For these reasons, I believe it is better to specify that the
    slot values are conveyed from the old structure of the instance to
    the new structure by the low-level implementation, not by a
    user-replaceable method.  Thus when the generic function
    update-obsolete-instance is called, all slots that existed in the
    old class definition, and existed as instance slots in the new
    class definition, already have their values, as the same low-level
    bits.  I can't see any need for even a meta-user to replace this
    with something else.

Without the reasons given above, I still like this proposal as well as
the one I wrote up.  It supports the proposed model at a better level. 
    I suggest conveying the desired information directly, rather
    than trying to be clever: Give update-obsolete-instance four
      the instance
      a list of the names of all added slots
      a list of the names of all deleted slots
      a property list giving the values of all deleted, bound slots

I actually think this is fine.  But I would also say that the underlying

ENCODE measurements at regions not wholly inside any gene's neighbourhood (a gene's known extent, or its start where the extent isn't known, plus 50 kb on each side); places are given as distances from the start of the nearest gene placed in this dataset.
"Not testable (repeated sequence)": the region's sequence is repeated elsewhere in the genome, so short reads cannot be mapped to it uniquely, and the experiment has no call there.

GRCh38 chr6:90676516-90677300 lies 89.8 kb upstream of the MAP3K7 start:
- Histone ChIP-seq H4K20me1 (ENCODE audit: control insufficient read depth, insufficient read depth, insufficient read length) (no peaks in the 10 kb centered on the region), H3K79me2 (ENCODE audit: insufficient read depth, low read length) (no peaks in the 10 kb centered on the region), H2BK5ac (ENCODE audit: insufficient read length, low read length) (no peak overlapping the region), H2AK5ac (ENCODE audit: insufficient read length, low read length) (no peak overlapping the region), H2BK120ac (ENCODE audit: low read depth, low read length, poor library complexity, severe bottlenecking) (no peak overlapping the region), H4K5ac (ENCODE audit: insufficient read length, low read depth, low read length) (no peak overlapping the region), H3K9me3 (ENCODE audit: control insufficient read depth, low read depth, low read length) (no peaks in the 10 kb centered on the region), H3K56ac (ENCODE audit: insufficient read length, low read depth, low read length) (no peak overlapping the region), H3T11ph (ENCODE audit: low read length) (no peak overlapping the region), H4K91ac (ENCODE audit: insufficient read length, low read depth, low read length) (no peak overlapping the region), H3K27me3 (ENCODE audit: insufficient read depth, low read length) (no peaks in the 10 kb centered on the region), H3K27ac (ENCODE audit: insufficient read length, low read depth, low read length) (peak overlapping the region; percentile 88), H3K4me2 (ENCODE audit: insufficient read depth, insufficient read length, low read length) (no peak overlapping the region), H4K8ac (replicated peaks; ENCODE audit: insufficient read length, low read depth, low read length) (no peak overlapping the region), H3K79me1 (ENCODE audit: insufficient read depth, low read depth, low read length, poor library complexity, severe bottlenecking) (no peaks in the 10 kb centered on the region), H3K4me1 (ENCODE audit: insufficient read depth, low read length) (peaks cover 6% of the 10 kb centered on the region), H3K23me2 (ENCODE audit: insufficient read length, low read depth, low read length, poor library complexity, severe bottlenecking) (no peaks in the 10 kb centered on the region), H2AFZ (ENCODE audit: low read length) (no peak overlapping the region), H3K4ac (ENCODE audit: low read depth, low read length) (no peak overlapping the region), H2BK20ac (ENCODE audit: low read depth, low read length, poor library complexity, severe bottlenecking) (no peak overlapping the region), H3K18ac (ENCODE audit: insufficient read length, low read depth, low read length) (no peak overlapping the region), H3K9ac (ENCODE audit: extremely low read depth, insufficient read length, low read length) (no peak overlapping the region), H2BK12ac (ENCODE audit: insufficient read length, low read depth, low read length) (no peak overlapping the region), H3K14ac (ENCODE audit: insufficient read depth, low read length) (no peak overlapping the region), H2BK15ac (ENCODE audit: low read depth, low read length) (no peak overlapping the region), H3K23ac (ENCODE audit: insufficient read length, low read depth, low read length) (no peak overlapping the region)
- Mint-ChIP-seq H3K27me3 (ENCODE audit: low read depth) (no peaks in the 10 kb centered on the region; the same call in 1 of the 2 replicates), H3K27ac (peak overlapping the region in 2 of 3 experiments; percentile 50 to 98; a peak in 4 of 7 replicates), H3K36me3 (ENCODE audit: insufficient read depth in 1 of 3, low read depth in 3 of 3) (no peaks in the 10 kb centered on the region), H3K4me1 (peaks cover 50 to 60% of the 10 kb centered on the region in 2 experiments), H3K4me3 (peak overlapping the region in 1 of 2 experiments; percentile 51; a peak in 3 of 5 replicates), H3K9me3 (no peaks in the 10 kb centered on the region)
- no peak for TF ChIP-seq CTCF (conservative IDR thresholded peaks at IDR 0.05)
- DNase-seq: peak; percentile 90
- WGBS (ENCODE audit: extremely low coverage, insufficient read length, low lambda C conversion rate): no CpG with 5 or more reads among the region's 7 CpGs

implemention also initializes existing slots that were unbound, using
the initforms in the class, if any.
    I would say the default method initializes only the
    newly added slots.

Fine I will write it up this way.

        Because update-obsolete-instance is user code, its
        operation can be seen by the user; but the model that CLOS
        supports is that as far as the user can tell, all the existing
        instances of a class are updated as soon as the class
        redefinition happens.  This implies that the user must define a
        method for update-obsolete-instance before redefining a class.
        Implementations are free to delay the conversion of existing
        instances (for example, to method call or slot access time),
        but users should never be able to see the untransformed

    We're going to have to specify this a little more precisely, I
    suspect. We should specify when is the latest time that an
    implementation can call update-obsolete-instance, and then say that
    it is permitted to call it any time earlier (after the class has
    been redefined).  I now believe that the latest time can simply be
    the time any of the four slot access and modification functions (or
    internal equivalent) is called, in spite of all the flaming against
    this we engaged in while discussing Danny's proposal at the meeting
    last week.